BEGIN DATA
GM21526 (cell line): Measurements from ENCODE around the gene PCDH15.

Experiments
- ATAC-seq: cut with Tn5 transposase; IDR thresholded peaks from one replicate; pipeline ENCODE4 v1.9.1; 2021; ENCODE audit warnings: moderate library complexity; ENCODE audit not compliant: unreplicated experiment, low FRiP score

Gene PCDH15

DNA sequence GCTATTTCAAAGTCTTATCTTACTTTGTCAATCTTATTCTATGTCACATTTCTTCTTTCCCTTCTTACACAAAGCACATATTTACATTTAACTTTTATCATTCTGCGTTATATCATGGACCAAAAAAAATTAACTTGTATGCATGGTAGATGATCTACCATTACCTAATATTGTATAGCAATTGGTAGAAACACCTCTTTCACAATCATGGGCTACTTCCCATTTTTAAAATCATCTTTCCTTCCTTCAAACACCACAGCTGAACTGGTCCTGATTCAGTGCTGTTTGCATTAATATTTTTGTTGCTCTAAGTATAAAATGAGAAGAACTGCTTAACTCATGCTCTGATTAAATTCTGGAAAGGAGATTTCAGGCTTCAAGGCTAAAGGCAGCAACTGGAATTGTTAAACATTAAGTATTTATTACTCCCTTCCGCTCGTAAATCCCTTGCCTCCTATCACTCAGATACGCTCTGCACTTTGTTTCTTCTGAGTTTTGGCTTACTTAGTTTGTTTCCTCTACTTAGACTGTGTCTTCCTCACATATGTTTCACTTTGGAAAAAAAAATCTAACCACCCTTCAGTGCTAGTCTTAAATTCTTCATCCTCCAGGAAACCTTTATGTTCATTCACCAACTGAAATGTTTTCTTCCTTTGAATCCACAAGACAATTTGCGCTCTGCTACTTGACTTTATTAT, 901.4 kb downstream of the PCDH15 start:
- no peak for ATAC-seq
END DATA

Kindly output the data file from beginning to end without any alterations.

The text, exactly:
GM21526 (cell line): Measurements from ENCODE around the gene PCDH15.

Experiments
- ATAC-seq: cut with Tn5 transposase; IDR thresholded peaks from one replicate; pipeline ENCODE4 v1.9.1; 2021; ENCODE audit warnings: moderate library complexity; ENCODE audit not compliant: unreplicated experiment, low FRiP score

Gene PCDH15

DNA sequence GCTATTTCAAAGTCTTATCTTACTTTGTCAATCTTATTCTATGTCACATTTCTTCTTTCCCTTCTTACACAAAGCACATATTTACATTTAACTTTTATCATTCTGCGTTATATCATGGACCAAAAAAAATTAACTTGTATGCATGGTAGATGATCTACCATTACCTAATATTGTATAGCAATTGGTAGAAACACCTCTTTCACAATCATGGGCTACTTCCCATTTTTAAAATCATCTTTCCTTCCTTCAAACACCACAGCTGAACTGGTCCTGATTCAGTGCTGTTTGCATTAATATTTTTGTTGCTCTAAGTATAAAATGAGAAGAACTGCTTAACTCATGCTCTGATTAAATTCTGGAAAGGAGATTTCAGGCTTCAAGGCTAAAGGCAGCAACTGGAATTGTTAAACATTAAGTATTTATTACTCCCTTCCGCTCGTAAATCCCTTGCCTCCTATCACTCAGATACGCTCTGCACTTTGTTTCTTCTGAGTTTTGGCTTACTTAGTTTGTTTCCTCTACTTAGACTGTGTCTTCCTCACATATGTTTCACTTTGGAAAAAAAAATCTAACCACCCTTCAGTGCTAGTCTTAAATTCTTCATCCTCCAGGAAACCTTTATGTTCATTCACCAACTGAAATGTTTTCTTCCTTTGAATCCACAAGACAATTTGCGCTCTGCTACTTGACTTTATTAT, 901.4 kb downstream of the PCDH15 start:
- no peak for ATAC-seq